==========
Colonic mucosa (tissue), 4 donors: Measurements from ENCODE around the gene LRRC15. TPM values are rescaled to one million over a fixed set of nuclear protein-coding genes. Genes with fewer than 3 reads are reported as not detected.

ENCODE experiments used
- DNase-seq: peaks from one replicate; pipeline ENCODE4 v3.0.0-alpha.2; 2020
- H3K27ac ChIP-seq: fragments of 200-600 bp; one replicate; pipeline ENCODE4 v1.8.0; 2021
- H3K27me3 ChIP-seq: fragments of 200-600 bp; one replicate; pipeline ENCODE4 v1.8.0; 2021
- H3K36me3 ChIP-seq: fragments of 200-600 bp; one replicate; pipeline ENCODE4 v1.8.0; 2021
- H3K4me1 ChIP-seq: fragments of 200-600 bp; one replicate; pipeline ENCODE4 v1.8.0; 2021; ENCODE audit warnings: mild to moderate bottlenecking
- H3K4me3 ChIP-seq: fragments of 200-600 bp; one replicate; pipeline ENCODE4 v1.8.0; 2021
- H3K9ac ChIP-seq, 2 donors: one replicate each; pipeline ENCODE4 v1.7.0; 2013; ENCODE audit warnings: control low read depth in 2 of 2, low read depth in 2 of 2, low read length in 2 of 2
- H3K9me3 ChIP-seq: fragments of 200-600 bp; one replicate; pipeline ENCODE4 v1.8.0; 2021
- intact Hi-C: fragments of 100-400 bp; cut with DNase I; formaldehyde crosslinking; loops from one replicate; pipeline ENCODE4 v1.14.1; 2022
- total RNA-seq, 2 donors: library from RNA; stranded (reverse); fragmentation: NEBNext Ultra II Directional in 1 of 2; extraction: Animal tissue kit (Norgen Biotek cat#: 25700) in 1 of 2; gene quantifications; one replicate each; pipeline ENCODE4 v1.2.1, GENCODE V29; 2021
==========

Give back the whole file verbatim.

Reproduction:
Colonic mucosa (tissue), 4 donors: Measurements from ENCODE around the gene LRRC15. TPM values are rescaled to one million over a fixed set of nuclear protein-coding genes. Genes with fewer than 3 reads are reported as not detected.

ENCODE experiments used
- DNase-seq: peaks from one replicate; pipeline ENCODE4 v3.0.0-alpha.2; 2020
- H3K27ac ChIP-seq: fragments of 200-600 bp; one replicate; pipeline ENCODE4 v1.8.0; 2021
- H3K27me3 ChIP-seq: fragments of 200-600 bp; one replicate; pipeline ENCODE4 v1.8.0; 2021
- H3K36me3 ChIP-seq: fragments of 200-600 bp; one replicate; pipeline ENCODE4 v1.8.0; 2021
- H3K4me1 ChIP-seq: fragments of 200-600 bp; one replicate; pipeline ENCODE4 v1.8.0; 2021; ENCODE audit warnings: mild to moderate bottlenecking
- H3K4me3 ChIP-seq: fragments of 200-600 bp; one replicate; pipeline ENCODE4 v1.8.0; 2021
- H3K9ac ChIP-seq, 2 donors: one replicate each; pipeline ENCODE4 v1.7.0; 2013; ENCODE audit warnings: control low read depth in 2 of 2, low read depth in 2 of 2, low read length in 2 of 2
- H3K9me3 ChIP-seq: fragments of 200-600 bp; one replicate; pipeline ENCODE4 v1.8.0; 2021
- intact Hi-C: fragments of 100-400 bp; cut with DNase I; formaldehyde crosslinking; loops from one replicate; pipeline ENCODE4 v1.14.1; 2022
- total RNA-seq, 2 donors: library from RNA; stranded (reverse); fragmentation: NEBNext Ultra II Directional in 1 of 2; extraction: Animal tissue kit (Norgen Biotek cat#: 25700) in 1 of 2; gene quantifications; one replicate each; pipeline ENCODE4 v1.2.1, GENCODE V29; 2021